It is absolutely true that the stock "slide catch" is not designed to be depressed to release the slide... that's a result of the gun originally being designed for the military, which doesn't have any need for a quick release, as their engagements tend to be prolonged (and usually long range) battles rather than fast and furious shootouts.
     
  8. Disciple

    Disciple

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    jkrispies, as it was explained to me, the reason for not using the slide catch is not one of Military versus Civilian use, but rather for maximum reliability that is desirable to both operators.

    By being consistent in use of a single motion for multiple conditions, there is not the ambiguity that is introduced otherwise. Using the method of overhanding the slide after each and every magazine insertion is part of this methodology.

    Shot to slide lock? Drop mag, replace, overhand...

    Failure to fire? Tap, overhand...

    Stovepipe/FTE? Tap, overhand...

    Tactical reload? Replace mag, overhand. (You cannot count on there being a round in the chamber, even if the slide didn't lock back; you've got a fresh mag in, so you might as well make it sure.)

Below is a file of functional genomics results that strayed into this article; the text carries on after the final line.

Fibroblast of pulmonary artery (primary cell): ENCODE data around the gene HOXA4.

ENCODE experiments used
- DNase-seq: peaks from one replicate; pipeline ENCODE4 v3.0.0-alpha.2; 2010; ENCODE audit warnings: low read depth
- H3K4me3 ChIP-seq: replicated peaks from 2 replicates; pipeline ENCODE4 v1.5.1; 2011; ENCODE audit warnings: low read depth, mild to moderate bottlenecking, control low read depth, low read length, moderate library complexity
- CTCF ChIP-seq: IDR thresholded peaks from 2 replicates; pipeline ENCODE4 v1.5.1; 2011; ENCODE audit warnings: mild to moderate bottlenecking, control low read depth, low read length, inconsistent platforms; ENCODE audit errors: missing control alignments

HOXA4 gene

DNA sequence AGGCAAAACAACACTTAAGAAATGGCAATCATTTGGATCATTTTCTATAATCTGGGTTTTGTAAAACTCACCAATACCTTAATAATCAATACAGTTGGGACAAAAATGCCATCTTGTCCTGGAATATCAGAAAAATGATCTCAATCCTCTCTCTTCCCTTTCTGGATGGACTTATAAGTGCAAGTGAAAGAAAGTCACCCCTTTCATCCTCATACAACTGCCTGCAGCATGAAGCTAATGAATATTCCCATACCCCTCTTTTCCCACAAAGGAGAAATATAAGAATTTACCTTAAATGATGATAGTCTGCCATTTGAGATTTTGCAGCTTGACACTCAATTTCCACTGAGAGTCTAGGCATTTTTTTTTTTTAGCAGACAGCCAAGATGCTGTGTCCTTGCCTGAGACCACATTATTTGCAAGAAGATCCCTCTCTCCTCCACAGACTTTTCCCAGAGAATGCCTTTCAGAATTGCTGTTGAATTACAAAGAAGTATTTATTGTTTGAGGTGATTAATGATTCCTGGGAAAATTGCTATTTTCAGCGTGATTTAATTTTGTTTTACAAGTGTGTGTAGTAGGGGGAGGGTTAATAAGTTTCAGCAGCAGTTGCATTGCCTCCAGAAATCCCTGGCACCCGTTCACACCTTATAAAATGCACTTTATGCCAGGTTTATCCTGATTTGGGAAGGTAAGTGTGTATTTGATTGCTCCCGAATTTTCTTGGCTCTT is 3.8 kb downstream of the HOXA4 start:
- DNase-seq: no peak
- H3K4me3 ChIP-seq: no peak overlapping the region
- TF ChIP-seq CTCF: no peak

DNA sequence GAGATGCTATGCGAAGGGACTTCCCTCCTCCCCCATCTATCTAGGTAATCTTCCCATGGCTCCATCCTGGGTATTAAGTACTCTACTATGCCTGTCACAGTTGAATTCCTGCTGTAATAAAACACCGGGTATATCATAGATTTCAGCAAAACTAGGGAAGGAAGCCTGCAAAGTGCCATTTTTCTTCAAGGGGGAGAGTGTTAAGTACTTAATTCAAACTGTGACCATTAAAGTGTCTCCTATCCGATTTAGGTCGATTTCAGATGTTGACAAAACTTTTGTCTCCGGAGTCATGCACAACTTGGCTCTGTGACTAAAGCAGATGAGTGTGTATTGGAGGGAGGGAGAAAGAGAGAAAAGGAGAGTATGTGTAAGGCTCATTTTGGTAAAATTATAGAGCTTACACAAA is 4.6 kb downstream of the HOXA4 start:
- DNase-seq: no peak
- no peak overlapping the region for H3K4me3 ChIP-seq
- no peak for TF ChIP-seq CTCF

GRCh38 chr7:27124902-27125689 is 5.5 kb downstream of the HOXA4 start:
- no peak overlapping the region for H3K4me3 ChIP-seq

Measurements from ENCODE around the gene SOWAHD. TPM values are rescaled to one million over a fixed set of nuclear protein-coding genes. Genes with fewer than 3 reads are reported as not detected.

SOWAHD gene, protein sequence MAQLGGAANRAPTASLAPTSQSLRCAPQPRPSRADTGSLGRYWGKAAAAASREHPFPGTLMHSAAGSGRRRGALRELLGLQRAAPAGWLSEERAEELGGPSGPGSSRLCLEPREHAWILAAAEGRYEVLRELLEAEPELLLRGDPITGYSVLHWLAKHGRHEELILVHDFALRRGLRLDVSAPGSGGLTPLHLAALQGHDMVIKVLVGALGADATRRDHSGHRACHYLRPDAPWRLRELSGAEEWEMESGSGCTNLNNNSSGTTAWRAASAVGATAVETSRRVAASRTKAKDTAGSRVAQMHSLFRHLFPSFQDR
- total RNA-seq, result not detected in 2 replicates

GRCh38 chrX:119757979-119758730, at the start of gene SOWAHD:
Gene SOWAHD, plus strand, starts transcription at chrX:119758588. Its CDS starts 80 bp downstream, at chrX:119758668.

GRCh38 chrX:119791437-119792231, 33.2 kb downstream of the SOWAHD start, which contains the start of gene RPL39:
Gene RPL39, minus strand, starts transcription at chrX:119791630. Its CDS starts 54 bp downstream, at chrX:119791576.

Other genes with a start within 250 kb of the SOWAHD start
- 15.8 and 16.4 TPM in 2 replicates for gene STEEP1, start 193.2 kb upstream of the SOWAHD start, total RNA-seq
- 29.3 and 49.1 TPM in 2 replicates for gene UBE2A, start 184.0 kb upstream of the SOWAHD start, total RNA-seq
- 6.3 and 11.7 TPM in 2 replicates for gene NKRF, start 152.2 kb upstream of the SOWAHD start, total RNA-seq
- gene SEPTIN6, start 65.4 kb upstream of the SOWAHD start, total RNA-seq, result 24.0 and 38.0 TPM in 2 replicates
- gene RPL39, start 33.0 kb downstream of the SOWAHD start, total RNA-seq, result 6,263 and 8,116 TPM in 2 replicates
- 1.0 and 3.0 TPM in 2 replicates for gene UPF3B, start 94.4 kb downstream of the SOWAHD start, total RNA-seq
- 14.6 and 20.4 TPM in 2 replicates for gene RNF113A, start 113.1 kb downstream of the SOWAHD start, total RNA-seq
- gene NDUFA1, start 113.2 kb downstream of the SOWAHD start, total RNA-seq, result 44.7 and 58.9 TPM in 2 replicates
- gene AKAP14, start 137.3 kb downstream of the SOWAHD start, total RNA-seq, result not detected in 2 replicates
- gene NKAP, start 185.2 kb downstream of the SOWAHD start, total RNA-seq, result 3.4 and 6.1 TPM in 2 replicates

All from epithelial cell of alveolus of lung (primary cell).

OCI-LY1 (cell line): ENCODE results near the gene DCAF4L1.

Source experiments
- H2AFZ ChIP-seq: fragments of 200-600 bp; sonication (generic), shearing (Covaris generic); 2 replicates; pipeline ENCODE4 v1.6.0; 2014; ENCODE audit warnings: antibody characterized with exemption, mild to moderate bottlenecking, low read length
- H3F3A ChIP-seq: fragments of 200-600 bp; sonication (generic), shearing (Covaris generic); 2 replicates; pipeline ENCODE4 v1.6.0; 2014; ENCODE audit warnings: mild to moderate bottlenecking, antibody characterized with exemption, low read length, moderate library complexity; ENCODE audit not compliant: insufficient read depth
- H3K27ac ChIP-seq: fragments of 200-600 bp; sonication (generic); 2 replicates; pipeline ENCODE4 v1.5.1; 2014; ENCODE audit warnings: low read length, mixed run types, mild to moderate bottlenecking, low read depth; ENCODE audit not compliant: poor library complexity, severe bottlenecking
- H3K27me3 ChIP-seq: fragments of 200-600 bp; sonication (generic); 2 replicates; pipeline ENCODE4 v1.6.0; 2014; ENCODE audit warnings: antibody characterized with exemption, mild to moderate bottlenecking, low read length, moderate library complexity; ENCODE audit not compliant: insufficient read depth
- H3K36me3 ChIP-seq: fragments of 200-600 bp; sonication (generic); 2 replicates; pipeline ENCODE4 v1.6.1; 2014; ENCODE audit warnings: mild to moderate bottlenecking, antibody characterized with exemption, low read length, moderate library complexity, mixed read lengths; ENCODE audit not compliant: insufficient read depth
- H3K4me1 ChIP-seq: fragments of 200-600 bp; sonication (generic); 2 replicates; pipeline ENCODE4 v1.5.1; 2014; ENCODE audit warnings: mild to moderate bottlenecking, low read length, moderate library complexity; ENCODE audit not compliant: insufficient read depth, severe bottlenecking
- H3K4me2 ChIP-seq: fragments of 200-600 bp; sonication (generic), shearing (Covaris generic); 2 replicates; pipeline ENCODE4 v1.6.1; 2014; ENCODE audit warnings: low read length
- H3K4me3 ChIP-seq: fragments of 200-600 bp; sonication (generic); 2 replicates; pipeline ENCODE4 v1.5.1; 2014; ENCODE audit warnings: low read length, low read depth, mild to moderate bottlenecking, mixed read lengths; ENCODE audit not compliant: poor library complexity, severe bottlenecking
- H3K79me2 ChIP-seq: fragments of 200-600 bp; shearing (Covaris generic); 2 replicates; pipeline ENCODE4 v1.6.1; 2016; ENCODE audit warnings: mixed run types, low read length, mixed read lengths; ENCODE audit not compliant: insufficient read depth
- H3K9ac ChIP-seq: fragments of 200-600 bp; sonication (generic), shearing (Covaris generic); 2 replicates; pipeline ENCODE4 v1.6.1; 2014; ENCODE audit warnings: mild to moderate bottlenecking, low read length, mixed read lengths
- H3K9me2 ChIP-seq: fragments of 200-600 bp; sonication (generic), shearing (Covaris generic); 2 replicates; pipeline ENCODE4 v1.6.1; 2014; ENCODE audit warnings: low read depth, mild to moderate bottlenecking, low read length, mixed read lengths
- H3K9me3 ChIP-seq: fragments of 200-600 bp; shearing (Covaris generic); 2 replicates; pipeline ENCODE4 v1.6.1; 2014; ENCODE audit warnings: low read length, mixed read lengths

Does this make sense?
     
  9. thetoastmaster

    thetoastmaster NOT a sheepdog!

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    Right above.
    A very effective way, and simple, in that it uses the same motion to both lock the slide to the rear (to show clear, for example) and to release the slide, as well as to rack the slide in clearing malfuntions: While maintaining stromg shooting grip with the lft hand, grab the slide overhand with your right. Your right thumb will be alongside your indexed trigger finger. Cant the pistol about 45 degrees while drawing the slide to the rear with your right hand. Your left thum will be just about directly over the slide stop when the slide is to the rear, allowing the thumb to easily push the slide stop up to lock the slide.

    This is east to use for malfunction clearing drills, as many schools and instructors teach canting the pistol to facilitate clearing the weapon .